"Rachel Inker’s background has prepared her for working with people who struggle to access appropriate health care. An English major who graduated from Harvard in 1986, she wanted to travel, work, and explore the world, so she bought an around-the-world air ticket and spent eight months traveling in Europe and Asia, often alone. She spent five months in India, two of them working as a volunteer with an English doctor, whom she describes as “extraordinary,” in the street clinic he ran for Bangladeshi refugees. She also worked as a volunteer at a hospice run by Mother Theresa.
“I’d always thought about being a doctor, but this was the first time I’d met people for whom helping to relieve suffering was a calling, and it made a tremendous impression on me,” she says.
She went on to spend several years working in therapeutic outdoor and residential programs in New England and in several western states. “Working with struggling teenagers in the wilderness remains some of the best work I’ve done,” Inker recalls. “There is nothing more therapeutic than being outdoors, working as a team, and having to meet whatever challenges present themselves.” She hopes to do this kind of work again.
At the age of 30, Inker entered medical school in her home state and graduated in 1998 from the University of Massachusetts in Worcester. During her first year there, in 1994, she met Chris Brown, an architect and furniture maker, through a classmate who was dating his brother. They married when she graduated and moved to Burlington, Vermont, where she started her family practice residency at UVM. They have three children, twin 16-year-old girls and a 12-year-old son.
“Medical school and then residency was an incredible and demanding period of learning, challenge and growth,” Inker recalls. “Family medicine allowed me to provide care for people of all ages and also to use my experiences working in mental health.”
“I’ve always been moved and fascinated by people’s unique stories and experiences,” she adds. “From the time I was a kid, I enjoyed casual ‘interviews’ and began to appreciate how people lived very different lives than my own,” says the daughter of a lawyer and a social worker.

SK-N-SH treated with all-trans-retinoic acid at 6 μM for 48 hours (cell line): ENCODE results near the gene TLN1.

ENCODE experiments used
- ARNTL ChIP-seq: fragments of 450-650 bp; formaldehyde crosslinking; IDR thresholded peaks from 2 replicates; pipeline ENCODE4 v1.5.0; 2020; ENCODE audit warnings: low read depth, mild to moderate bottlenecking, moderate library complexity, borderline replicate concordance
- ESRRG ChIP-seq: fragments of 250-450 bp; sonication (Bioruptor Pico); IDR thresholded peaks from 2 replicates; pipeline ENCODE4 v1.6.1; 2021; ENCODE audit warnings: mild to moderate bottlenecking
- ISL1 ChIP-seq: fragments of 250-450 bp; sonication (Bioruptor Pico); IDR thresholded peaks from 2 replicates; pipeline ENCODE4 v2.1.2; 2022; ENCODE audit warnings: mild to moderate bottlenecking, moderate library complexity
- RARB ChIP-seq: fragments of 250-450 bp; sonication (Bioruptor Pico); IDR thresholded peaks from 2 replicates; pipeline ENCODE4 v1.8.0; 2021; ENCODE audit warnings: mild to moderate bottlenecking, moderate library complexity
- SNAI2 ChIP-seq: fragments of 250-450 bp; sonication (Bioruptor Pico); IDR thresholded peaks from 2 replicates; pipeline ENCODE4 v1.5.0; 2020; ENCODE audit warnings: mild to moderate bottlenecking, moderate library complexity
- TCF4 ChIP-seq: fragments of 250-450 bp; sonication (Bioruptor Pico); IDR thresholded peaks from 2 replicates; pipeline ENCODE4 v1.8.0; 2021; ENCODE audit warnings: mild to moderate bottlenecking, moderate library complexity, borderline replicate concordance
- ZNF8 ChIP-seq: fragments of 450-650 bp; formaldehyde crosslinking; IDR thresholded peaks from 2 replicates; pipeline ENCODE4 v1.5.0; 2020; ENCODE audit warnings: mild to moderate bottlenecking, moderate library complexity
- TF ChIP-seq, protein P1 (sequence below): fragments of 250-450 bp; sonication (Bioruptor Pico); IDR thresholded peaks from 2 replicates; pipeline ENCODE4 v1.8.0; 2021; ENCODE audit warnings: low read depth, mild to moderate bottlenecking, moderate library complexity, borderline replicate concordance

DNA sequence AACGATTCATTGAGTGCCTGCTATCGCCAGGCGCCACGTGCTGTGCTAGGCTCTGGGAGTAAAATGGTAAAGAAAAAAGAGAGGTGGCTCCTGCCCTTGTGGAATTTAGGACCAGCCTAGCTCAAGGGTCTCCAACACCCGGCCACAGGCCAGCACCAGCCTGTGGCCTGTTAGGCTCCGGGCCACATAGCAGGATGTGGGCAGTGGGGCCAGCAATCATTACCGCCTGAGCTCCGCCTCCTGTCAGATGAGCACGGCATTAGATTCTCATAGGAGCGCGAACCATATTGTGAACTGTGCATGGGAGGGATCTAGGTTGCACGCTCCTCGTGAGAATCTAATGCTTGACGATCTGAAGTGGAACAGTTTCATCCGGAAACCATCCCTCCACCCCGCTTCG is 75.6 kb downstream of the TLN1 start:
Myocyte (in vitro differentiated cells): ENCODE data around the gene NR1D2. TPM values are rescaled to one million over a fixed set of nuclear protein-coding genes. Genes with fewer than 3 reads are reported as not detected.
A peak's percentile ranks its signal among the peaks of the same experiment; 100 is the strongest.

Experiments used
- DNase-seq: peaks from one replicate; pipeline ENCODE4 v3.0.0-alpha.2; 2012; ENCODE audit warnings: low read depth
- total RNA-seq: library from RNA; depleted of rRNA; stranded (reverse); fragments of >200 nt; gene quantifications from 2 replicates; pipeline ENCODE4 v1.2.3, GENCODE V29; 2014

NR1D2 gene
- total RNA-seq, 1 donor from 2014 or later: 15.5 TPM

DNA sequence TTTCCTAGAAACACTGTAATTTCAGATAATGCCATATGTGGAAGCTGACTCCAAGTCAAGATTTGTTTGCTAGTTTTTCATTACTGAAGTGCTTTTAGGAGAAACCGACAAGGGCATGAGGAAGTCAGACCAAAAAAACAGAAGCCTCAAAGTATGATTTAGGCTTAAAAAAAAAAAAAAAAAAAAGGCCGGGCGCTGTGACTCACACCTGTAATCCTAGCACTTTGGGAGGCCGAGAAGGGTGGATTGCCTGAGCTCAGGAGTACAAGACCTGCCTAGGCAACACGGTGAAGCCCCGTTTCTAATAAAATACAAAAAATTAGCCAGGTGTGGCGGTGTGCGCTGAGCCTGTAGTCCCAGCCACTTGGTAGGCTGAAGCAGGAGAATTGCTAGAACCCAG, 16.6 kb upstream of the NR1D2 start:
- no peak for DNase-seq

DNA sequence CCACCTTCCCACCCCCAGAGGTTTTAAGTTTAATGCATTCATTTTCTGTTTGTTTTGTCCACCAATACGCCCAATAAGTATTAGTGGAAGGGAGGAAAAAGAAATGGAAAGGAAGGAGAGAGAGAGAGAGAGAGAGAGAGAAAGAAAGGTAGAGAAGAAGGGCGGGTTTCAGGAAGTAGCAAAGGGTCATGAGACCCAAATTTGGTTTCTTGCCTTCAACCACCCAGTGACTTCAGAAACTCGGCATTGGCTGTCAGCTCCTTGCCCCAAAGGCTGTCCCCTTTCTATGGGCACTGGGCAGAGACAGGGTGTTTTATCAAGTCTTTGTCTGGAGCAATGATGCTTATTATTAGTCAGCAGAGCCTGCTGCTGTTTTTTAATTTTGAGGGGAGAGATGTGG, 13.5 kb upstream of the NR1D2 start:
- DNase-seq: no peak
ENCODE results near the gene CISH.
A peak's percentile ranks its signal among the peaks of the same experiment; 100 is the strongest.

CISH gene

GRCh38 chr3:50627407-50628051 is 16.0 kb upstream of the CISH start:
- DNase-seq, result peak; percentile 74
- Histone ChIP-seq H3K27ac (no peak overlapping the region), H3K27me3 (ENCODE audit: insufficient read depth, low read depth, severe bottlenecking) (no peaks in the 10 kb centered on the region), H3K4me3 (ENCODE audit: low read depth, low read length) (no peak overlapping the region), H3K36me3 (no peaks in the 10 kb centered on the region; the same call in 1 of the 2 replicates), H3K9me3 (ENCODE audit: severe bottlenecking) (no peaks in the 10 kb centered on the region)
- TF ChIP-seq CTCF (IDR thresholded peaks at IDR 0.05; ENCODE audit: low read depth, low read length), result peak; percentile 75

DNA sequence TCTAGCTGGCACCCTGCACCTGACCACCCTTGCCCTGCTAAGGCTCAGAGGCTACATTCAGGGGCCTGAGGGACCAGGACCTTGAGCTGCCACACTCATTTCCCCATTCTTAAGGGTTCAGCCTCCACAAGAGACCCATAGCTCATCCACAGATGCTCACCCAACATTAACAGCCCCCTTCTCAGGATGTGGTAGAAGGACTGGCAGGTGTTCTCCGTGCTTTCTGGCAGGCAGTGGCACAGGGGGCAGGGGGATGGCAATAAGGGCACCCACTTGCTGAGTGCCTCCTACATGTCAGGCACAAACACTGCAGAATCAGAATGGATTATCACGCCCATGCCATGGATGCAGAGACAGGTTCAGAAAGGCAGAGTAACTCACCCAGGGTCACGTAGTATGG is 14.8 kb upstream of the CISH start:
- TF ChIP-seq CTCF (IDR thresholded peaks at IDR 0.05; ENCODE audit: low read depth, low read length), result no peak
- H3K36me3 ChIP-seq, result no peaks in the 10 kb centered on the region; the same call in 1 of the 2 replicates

Board-certified in family medicine, Inker has been a family physician at the Community Health Centers of Burlington since 2001. She continues to be a per diem provider at UVM’s Urgent Care clinic and is a clinical instructor at UVM medical school.
Inker, a family practice physician, first learned about gender transition in 2004 working at the Community Health Centers of Burlington as a family practice physician. There she heard a presentation on trans men and women by a transgender educator. After the talk, the presenter invited anyone interested in transgender health care to be in touch since no one was providing care locally. Inker had no formal training in caring for transgender patients so she began researching existing protocols and networking with other providers locally and across the US. Many of these providers had begun serving transgender patients because of a growing grassroots movement that had taken hold in community health centers in large cities. Today, Dr. Inker is the lead medical provider at the Transgender Clinic affiliated with the Community Health Center of Burlington."
Read more at: http://www.vermontwoman.com/articles/2018/0618/03-Dr-Rachel-Inker/rachel-inker.html